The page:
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Chapter 10 The Presidency. Who Can Become President? “natural born” citizen must be at least 35 years old must be a resident of the U.S. for at least.

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Presentation on theme: "Chapter 10 The Presidency. Who Can Become President? “natural born” citizen must be at least 35 years old must be a resident of the U.S. for at least."— Presentation transcript:

1 Chapter 10 The Presidency

2 Who Can Become President? “natural born” citizen must be at least 35 years old must be a resident of the U.S. for at least 14 years

3 The Many Roles of the President Chief of State – the role of the president as the ceremonial head of government Chief Executive -- the role of the president as the head of the executive branch of the government. Powers of appointment and removal, but not extensive (civil service) and power to grant reprieves and pardons Commander-in-Chief of the armed forces -- the role of the president as the supreme commander of military forces of the U.S. Checked by the War Powers Resolution of 1973. (Commit/48 hrs/ Congress has 60 days to decide on troop deployment) Chief Diplomat -- the role of the president in recognizing federal governments, making treaties, diplomatic recognition. Checked by “advice and consent” of the Senate. Executive Agreements are not binding and do not need Senate approval. Diplomatic Recognition. Chief Legislator -- the role of the president in influencing the making of laws. State of the Union Message every year. Veto, Pocket Veto. The president cannot enact, amend, nor repeal laws.

4 The President as Chief Legislator The State of the Union address is every January Proposing legislation typically easier to get Presidential initiatives passed when President ’ s party control Congress typically more difficult when it does not Vetoing legislation requires a veto message Congress can override a veto with 2/3 vote in both chambers Only about 7 percent of all vetoes have been overridden

5 Other Presidential Powers… Constitutional Powers: Just mentioned Statutory Powers: Created by Congress over the years and include declaring a national emergency Expressed Powers: Both Constitutional and Statutory powers because they are expressly written in the Constitution or into law. Inherent Powers: Usually emergency powers invoked by presidents during wartime. Expansion of office.

6 The President as Party Chief and Superpolitician Chief of the Party –Patronage: Appointing individuals to government or public jobs –Fundraiser: Unregulated contributions of “soft money” –Lobbying members of Congress –Constituencies from both parties –Washington Community: (inside the beltway) Those in DC who are familiar with the workings of the government –“Going Public” as a leverage tool and for public opinion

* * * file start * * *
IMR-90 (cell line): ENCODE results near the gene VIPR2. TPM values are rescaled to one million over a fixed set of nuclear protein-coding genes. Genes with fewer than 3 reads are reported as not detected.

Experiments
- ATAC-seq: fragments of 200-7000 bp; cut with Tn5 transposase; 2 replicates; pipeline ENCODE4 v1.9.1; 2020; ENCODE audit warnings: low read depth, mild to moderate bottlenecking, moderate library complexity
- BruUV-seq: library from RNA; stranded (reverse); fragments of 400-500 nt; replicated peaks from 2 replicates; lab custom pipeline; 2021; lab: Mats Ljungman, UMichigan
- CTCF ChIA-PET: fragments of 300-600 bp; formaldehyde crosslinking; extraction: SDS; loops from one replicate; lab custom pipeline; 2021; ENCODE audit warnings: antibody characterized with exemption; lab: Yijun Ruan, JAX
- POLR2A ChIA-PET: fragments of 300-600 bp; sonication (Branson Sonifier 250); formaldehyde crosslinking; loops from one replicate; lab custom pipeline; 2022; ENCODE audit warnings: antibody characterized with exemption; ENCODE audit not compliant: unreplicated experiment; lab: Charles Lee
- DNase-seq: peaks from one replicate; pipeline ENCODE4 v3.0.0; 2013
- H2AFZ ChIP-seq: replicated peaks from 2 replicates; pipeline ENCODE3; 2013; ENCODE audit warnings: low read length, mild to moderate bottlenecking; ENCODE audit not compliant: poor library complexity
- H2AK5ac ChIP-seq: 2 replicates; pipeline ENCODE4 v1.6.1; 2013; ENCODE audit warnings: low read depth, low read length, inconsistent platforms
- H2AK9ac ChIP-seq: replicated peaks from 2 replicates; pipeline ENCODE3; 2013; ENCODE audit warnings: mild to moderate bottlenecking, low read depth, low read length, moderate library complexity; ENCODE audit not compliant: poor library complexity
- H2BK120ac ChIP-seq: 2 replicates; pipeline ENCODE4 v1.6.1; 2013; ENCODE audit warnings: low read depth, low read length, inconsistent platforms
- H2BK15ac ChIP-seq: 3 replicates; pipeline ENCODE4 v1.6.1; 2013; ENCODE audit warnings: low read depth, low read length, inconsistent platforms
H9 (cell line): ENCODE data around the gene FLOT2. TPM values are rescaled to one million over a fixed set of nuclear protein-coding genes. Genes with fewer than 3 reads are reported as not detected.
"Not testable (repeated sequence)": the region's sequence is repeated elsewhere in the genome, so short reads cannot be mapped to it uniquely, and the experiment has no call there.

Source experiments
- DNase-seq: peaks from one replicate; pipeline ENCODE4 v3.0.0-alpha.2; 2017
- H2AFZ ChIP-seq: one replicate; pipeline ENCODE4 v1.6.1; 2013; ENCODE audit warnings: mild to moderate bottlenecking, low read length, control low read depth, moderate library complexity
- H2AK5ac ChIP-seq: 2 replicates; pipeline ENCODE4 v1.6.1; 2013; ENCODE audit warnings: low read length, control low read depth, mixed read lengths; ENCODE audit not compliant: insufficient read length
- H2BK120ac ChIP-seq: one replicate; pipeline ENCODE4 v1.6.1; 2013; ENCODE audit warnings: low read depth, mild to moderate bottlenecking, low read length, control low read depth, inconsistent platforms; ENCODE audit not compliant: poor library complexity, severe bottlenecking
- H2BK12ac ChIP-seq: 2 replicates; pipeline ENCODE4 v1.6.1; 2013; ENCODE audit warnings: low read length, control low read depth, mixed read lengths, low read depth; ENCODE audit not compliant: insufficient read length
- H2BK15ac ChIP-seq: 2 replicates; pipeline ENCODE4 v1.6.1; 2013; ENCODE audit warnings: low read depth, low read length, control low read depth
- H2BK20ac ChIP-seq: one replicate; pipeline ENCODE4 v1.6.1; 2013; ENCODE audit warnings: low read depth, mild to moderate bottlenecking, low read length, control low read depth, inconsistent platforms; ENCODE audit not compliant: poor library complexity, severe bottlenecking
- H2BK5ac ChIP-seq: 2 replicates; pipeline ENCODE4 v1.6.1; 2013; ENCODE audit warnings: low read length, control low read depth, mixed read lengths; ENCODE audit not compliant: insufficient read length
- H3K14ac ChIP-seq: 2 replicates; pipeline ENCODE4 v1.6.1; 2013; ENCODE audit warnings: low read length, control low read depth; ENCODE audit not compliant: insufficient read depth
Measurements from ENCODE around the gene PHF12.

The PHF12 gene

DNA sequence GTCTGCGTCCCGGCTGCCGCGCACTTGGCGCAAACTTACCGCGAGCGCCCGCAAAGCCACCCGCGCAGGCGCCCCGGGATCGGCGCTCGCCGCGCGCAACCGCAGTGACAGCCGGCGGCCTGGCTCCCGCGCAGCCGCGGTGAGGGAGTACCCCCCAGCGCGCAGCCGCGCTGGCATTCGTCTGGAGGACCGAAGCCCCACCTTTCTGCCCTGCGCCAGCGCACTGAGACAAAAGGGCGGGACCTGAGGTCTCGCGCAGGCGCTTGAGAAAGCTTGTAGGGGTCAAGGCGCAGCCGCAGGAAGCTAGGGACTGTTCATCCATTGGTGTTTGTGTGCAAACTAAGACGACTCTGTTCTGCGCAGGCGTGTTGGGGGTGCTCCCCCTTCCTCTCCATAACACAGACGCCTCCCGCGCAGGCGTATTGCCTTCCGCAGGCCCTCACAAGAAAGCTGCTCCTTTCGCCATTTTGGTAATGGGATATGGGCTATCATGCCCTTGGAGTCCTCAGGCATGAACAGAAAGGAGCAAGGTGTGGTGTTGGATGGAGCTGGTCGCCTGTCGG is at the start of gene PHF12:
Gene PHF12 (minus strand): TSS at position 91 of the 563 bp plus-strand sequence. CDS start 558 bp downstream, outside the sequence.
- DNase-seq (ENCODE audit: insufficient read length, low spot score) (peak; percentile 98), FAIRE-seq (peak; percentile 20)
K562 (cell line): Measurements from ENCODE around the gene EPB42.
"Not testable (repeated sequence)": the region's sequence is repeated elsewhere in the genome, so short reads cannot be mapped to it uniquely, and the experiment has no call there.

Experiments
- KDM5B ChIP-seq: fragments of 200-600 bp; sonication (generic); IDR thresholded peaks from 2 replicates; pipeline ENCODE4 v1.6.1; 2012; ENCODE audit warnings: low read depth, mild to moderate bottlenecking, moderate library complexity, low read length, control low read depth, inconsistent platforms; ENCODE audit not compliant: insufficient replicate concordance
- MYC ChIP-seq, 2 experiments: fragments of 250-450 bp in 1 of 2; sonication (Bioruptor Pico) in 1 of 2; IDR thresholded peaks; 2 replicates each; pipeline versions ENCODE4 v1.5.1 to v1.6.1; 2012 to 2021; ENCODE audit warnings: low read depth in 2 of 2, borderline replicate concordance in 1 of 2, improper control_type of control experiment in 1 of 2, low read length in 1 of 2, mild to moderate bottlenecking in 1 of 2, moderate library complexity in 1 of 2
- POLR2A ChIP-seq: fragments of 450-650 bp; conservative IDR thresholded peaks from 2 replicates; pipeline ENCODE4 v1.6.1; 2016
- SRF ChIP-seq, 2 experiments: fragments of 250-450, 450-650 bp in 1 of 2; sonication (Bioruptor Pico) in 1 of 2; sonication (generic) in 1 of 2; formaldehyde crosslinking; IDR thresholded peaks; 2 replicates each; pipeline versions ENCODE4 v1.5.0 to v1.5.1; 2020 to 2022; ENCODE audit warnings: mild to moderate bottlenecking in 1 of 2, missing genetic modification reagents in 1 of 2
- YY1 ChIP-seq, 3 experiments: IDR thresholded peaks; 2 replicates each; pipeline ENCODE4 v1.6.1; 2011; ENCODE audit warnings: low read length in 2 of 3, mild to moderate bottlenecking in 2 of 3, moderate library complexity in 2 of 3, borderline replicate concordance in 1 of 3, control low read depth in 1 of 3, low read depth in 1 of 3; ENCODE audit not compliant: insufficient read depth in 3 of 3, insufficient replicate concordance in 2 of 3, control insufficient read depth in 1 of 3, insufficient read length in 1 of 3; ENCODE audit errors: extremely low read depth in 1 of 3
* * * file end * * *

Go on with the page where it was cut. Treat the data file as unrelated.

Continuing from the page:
7 Special Uses of Presidential Power Emergency Powers: Suspension of civil liberties, seizure of factories during strikes, ordering an embargo. We are in a state of emergency Executive Orders – have the force of law can be used to enforce legislative statutes can be used to enforce the Constitution or treaties with foreign nations can be used to establish or modify rules and practices of executive administrative agencies EOs represent the president’s legislative powers All EOs have to be published in the daily Federal Register Executive Privilege: Basis is Separation of Powers. Withholding information from Congress or the Courts except as evidence in a criminal proceedings

8 Abuses of Executive Power and Impeachment Eight presidents have died in office, but there is another way to go out!...Impeachment Begins in the House (impeach = accuse) A simple majority vote needed to impeach Then it goes to the Senate for a trial. 2/3 vote needed for conviction Johnson: 11 articles; Nixon: 3 articles (abuse of power, obstruction of justice, no response to a committee’s subpoenas; Clinton: 4 articles, but only 2 accepted (perjury and obstruction of justice) 221-212 vote for impeachment Clinton was acquitted in Feb. 1999

9 The Executive Organization The Cabinet – comprised of the 15 executive departments. The cabinet is an advisory group selected by the president to aid in making decisions Kitchen Cabinet: Friends and informal group of advisers The Executive Office of the President (the EOP) – consists of 10 staff agencies that assist the president in carrying out major duties Includes the White House Office (WHO): Campaign staff, protects the president’s political interests, Head: Chief of Staff The National Security Council (NSC): Links the foreign policy and military advisers and the president (P,VP, ST, D, and others) The resources of the National Security Agency are at its disposal. NSA protects govt. communication and foreign intelligence information The Office of Management and Budget (OMB): Broad fiscal powers in planning the budget, acts as a clearinghouse for legislative proposals initiated in the agencies The Council of Economic Advisors (CEA): Three members, advises on economic matters, prepares the annual report

10 Hot Links to Selected Internet Resources: wadsworth/ product_isbn_issn=0534592651http://www.=M2&discipline_number=20& product_


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